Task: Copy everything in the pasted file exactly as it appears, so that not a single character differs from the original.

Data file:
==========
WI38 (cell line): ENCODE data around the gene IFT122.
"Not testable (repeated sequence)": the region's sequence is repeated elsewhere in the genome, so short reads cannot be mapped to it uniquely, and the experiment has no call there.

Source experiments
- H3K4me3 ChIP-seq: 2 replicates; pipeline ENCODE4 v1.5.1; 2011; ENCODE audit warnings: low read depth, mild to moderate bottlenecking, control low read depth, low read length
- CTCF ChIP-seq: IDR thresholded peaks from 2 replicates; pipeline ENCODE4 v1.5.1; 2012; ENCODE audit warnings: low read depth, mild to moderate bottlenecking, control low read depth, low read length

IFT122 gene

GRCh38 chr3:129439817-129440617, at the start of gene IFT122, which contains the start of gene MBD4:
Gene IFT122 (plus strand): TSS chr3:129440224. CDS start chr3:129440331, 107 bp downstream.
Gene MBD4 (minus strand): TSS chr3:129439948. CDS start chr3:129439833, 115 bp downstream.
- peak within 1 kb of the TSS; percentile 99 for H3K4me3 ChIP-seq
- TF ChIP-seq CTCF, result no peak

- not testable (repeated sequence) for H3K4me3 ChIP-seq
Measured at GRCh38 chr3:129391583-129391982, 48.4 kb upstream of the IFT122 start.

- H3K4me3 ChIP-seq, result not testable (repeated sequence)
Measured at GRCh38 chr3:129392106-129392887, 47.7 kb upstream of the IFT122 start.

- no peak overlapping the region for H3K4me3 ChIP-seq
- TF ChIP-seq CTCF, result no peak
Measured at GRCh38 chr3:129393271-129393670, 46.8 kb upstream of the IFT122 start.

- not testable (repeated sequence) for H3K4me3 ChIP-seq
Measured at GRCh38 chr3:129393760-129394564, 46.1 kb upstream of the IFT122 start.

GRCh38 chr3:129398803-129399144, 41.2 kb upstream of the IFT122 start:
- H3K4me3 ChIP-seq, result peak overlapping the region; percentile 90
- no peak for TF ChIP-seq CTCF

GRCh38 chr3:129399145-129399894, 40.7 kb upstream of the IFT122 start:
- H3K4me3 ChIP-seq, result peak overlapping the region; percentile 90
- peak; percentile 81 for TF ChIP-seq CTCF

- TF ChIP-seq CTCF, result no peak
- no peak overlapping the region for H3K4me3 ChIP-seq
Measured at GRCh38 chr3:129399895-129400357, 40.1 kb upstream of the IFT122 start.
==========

WI38 (cell line): ENCODE data around the gene IFT122.
"Not testable (repeated sequence)": the region's sequence is repeated elsewhere in the genome, so short reads cannot be mapped to it uniquely, and the experiment has no call there.

Source experiments
- H3K4me3 ChIP-seq: 2 replicates; pipeline ENCODE4 v1.5.1; 2011; ENCODE audit warnings: low read depth, mild to moderate bottlenecking, control low read depth, low read length
- CTCF ChIP-seq: IDR thresholded peaks from 2 replicates; pipeline ENCODE4 v1.5.1; 2012; ENCODE audit warnings: low read depth, mild to moderate bottlenecking, control low read depth, low read length

IFT122 gene

GRCh38 chr3:129439817-129440617, at the start of gene IFT122, which contains the start of gene MBD4:
Gene IFT122 (plus strand): TSS chr3:129440224. CDS start chr3:129440331, 107 bp downstream.
Gene MBD4 (minus strand): TSS chr3:129439948. CDS start chr3:129439833, 115 bp downstream.
- peak within 1 kb of the TSS; percentile 99 for H3K4me3 ChIP-seq
- TF ChIP-seq CTCF, result no peak

- not testable (repeated sequence) for H3K4me3 ChIP-seq
Measured at GRCh38 chr3:129391583-129391982, 48.4 kb upstream of the IFT122 start.

- H3K4me3 ChIP-seq, result not testable (repeated sequence)
Measured at GRCh38 chr3:129392106-129392887, 47.7 kb upstream of the IFT122 start.

- no peak overlapping the region for H3K4me3 ChIP-seq
- TF ChIP-seq CTCF, result no peak
Measured at GRCh38 chr3:129393271-129393670, 46.8 kb upstream of the IFT122 start.

- not testable (repeated sequence) for H3K4me3 ChIP-seq
Measured at GRCh38 chr3:129393760-129394564, 46.1 kb upstream of the IFT122 start.

GRCh38 chr3:129398803-129399144, 41.2 kb upstream of the IFT122 start:
- H3K4me3 ChIP-seq, result peak overlapping the region; percentile 90
- no peak for TF ChIP-seq CTCF

GRCh38 chr3:129399145-129399894, 40.7 kb upstream of the IFT122 start:
- H3K4me3 ChIP-seq, result peak overlapping the region; percentile 90
- peak; percentile 81 for TF ChIP-seq CTCF

- TF ChIP-seq CTCF, result no peak
- no peak overlapping the region for H3K4me3 ChIP-seq
Measured at GRCh38 chr3:129399895-129400357, 40.1 kb upstream of the IFT122 start.